Assignment: Alcohol and Breast Cancer

Assignment: Alcohol and Breast Cancer

Assignment: Alcohol and Breast Cancer

Chen, C., Han, C., Kan, C., Chen, S., & Hung, P. W. (2012). Effect of surgical site infections with waterless and traditional hand scrubbing protocols on bacterial growth. American Journal of Infection Control, 40(4), e15. doi:10.1016/j.ajic.2011.09.008

Liu, Y., Nguyen, N., & Colditz, G. A. (2015). Links between alcohol consumption and breast cancer: A look at the evidence. Women’s Health (London, England), 11(1), 65­77. doi:10.2217/whe.14.62

discussion question

Review the following research questions.

  1. Is the use of soap and water or alcohol-based rubs more effective in preventing nosocomial infections?
  2. How effective are anti-depressive medications on anxiety and depression?
  3. For patients of 70 years and older, how effective is the use of the influenza vaccine at preventing flu as compared to patients who have not received the vaccine?
  4. What is the relationship between alcohol and breast cancer?
  5. What is the difference between self-efficacy scores in older adults who exercise and the scores of those who do not?
  6. What is the difference in attitudes of male and female college students toward condoms?

Next, select 3 of the above questions and address the following:

  • Identify an appropriate research design.
  • Discuss the strengths and weaknesses of the design.
  • Provide a rationale for the design you selectedUse of Soap and Water Versus Alcohol-Based Rubs to Prevent Nosocomial Infections

    The study chosen for this topic researched the effects of waterless hand rubs versus the traditional hand scrubbing method to prevent infections in surgical rooms.  One hundred operating room staff members from different medical centers were divided into two groups of fifty participants (Chen, Han, Kan, Chen & Hung, 2012).  One group used waterless hand rubs and the other group of workers used traditional hand washing techniques as part of the scrubbing process for surgeries.  The hands of the participants were scrubbed and a bacterial culture was done on the two groups of participants (Chen et al., 2012).  After a forty-eight hour period of bacterial growth of both samples, the results demonstrated bacteria growth was equal among the two groups (Chen et al., 2012).  There were no statistical significance found.  The study concluded that alcohol-based rubs and water provide the same level of protection among operating room staff (Chen et al., 2012).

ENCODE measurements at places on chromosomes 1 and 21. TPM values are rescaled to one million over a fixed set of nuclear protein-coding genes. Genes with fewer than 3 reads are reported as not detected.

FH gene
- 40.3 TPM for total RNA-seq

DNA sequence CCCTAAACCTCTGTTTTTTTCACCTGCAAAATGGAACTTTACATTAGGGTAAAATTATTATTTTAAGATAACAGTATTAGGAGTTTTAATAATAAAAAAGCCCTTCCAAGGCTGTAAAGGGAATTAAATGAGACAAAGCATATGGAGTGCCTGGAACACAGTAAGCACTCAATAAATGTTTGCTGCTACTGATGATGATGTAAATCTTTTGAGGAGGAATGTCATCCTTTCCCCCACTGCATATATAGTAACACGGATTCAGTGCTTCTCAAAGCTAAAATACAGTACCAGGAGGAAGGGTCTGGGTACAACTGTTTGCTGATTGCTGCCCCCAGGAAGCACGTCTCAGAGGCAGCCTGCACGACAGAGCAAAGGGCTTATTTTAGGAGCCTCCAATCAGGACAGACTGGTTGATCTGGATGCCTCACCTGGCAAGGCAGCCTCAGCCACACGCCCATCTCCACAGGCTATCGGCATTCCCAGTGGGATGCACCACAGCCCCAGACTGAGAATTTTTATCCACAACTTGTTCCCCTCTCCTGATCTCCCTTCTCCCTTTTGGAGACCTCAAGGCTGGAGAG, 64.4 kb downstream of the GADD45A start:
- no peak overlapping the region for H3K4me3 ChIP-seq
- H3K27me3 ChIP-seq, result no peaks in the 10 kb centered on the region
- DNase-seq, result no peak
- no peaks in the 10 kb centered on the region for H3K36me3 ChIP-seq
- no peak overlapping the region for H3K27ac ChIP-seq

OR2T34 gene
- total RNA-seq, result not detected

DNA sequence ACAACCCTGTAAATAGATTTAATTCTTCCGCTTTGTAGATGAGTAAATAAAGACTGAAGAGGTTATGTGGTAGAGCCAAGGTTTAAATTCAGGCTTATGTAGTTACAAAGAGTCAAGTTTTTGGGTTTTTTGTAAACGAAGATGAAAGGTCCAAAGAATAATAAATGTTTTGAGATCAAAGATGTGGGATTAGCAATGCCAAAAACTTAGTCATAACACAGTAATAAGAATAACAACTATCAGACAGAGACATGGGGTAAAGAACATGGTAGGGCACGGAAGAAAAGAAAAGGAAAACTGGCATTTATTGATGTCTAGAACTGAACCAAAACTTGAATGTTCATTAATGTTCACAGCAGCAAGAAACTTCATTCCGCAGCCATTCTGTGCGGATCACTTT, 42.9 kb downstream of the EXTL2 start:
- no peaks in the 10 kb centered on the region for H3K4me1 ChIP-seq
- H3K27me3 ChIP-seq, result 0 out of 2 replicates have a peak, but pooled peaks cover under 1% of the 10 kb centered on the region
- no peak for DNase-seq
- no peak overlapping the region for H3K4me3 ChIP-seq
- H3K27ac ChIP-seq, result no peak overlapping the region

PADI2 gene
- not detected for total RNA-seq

Strengths and Weaknesses

    One of the strengths of the study was the method of conducting the study was the same among the two participant groups (Chen et al., 2012).  The time the participants took in applying the alcohol-based rub and washing hands were the same.  The weakness of the study was the participant sample was rather small (Chen et al., 2012).  A larger study conducted at different facilities provides better evidence of the findings.  Also, a study with a larger sample population may have also resulted in different findings (Chen et al., 2012).

    Rationale for the Design

    The study selected is a quantitative research that attempted to estimate the required scrubbing times using alcohol-based scrubs and traditional handwashing technique for operating room staff (Chen et al., 2012).  Also the study focused on comparing the use of alcohol-based hand rubs versus the traditional handwashing techniques in prevention of nosocomial infections in the operating room (Chen et al., 2012).

    Relationship Between Alcohol and Breast Cancer

    The article reviewed focused on possible pathways of alcohol into the breast tissue and possible consequences.  The study also reviewed the women’s age in relations to drinking habits, in an attempt to identify a possible connection between early alcohol consumption among women and breast cancer (Liu, Nguyen, & Colditz, 2015).  The study concluded that moderate alcohol consumption is associated with higher risk of breast cancer (Liu, Nguyen, & Colditz, 2015).

    Strengths and Weaknesses

    A strength of the study is there was significant evidence to suggest that the risk of cancer increases by thirty-four percent for those women who had an alcohol intake greater than fifteen drinks per day (Liu, Nguyen, & Colditz, 2015).  A weakness identified in the study was that other lifestyle components that may increase the risk of breast cancer were not taken into consideration when conducting the study (Liu, Nguyen, & Colditz, 2015).

    Rationale for the Design

    This research was focused on the possible influence of timing and patterns of alcohol consumption and the possible mechanisms underlying alcohol and breast cancer association.  The possible pathways of alcohol into the breast tissue were studied (Liu, Nguyen, & Colditz, 2015).  The women’s age in relation to drinking habits for possible connection between early alcohol consumption in women and breast cancer were also studied (Liu, Nguyen, & Colditz, 2015).

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